How do you prevent a :ret spec to be described by doc? I have a big spec and I’d like to be displayed by name rather than dumping it on the user. Currently I wrap it into spec/and. Is there a more elegant solution?

Alex Miller (Clojure team)21:09:08

then you’ll just see the name in the doc


I’ll stick with spec/and then. (btw I also abuse spec/and for late-bound aliases)

Alex Miller (Clojure team)21:09:14

I guess I don’t understand why that’s better


If I put it in only in the doc then it's not in the spec anymore. If I put it in doc and in spec it doesn't prevent doc from dumping the whole description. So s/and is the hack to have :ret spec'ed without doc being verbose

Alex Miller (Clojure team)22:09:53

sorry. I went and tried it and I understand what you’re saying now. So the current behavior is not the intention. there is a ticket for the early aliased spec resolution, don’t know the #.


what is the best approach for validating a tuple that has optional fields? E.g. [:required :required :optional]?

Alex Miller (Clojure team)21:09:48

use (s/cat :a int? :b int? :c (s/? int?)) etc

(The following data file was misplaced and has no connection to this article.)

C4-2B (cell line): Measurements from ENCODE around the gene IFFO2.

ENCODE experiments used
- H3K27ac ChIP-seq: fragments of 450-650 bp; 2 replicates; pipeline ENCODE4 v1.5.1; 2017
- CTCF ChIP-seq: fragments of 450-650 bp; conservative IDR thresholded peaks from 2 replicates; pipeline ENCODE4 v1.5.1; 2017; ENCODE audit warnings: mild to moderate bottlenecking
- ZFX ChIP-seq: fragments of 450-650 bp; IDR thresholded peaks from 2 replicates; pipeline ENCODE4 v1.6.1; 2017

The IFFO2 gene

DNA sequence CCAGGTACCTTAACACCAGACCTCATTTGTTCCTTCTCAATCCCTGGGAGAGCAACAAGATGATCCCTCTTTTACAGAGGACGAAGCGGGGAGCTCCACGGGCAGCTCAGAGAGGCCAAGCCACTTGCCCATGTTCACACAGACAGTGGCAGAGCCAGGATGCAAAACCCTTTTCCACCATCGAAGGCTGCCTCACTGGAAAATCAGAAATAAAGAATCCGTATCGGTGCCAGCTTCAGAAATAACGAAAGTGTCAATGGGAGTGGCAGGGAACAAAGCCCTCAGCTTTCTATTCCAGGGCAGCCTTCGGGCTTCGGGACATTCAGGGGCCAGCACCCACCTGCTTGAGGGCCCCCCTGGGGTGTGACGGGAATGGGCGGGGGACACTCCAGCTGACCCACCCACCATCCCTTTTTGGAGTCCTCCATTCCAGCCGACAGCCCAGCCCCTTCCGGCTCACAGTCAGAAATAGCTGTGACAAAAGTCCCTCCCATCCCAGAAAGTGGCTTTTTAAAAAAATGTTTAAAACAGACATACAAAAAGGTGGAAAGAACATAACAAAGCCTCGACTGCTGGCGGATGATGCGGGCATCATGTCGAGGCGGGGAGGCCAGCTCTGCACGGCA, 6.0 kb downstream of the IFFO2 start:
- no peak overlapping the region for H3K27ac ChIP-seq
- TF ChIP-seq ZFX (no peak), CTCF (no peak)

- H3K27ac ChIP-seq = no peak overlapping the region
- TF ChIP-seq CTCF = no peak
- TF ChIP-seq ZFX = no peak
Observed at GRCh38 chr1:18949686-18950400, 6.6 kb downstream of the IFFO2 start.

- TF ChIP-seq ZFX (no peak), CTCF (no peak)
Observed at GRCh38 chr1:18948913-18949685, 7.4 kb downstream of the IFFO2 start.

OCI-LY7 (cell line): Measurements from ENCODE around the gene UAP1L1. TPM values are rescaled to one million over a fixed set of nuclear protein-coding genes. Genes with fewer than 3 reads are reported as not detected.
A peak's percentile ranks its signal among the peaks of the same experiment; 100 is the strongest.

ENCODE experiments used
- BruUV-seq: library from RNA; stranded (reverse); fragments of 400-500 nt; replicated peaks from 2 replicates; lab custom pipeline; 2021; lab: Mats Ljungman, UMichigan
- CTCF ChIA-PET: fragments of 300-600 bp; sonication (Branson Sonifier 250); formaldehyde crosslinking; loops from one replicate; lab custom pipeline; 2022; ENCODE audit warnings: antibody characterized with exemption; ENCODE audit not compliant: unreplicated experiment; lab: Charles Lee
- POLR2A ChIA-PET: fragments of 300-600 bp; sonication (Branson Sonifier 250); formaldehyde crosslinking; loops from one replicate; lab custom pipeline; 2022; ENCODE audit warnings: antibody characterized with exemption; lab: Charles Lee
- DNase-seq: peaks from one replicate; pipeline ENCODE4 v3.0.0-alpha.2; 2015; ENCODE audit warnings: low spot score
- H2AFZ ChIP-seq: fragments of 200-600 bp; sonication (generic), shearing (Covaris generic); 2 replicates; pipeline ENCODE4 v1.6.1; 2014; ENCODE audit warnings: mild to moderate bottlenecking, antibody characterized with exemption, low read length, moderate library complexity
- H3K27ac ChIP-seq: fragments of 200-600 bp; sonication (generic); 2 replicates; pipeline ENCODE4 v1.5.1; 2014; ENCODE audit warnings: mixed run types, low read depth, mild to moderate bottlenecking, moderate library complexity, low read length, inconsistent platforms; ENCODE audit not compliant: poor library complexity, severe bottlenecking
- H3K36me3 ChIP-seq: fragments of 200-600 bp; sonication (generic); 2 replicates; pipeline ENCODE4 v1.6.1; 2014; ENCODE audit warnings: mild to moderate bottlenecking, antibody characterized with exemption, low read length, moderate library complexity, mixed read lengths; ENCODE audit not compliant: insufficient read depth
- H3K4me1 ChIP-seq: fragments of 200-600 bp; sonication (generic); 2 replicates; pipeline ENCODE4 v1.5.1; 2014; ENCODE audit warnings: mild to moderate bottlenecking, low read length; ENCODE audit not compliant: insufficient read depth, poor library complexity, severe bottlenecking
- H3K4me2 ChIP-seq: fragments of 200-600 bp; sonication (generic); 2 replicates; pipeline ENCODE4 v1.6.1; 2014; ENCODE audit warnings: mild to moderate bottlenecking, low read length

ah thanks Alex, s/? was the missing piece I was trying to find.

Alex Miller (Clojure team)21:09:19

it’s like regex - s/* s/+ s/? s/cat s/alt


@alexmiller can you comment on @seantempesta's question, please? what is a better way to do coercion with spec? what is expected way to work with conformed compound values (map conformed to some the nested spec)? e.g. when you get map values as an or-conform-vector [:branch conformed-value]. Is "conform-client" code supposed to know the spec structure, and be able to walk the conformed data structure?

Alex Miller (Clojure team)21:09:56

don’t do coercion with spec

Alex Miller (Clojure team)21:09:27

use conform to tell you how a value is parsed. then use clojure to transform that to what you want.

Alex Miller (Clojure team)21:09:59

for the specific case of wanting to avoid conforming an s/or (one of the most common), spec as (s/def :foo (s/nonconforming (s/or :a int? :b string?)))

Alex Miller (Clojure team)21:09:39

that is, use s/nonconforming at the leaves, not at the top

Alex Miller (Clojure team)21:09:17

for this particular case, I’ve come to believe that nonconforming or is a reasonable use case and either we should keep s/nonconforming or add that as a variant/option on or


so, going back to Sean's example, conform map to spec (will return [:fn? s-or-c] for some key), and then post-process conformed map with a coerce-function, which will replace [:fn? s-or-c] with (fn [props & children] ...?

Alex Miller (Clojure team)21:09:05

without having completely read or grokked all of the backchat, sure

Alex Miller (Clojure team)21:09:19

Clojure is like, pretty good at transforming data. use it.


I think the issue/question is: "should one wrap coerce-fn in s/conformer and conform to that, or should one just apply coerce-fn after conforming data to simpler spec?"

Alex Miller (Clojure team)22:09:44

if you do the former, you are registering specs that throw away information about the original value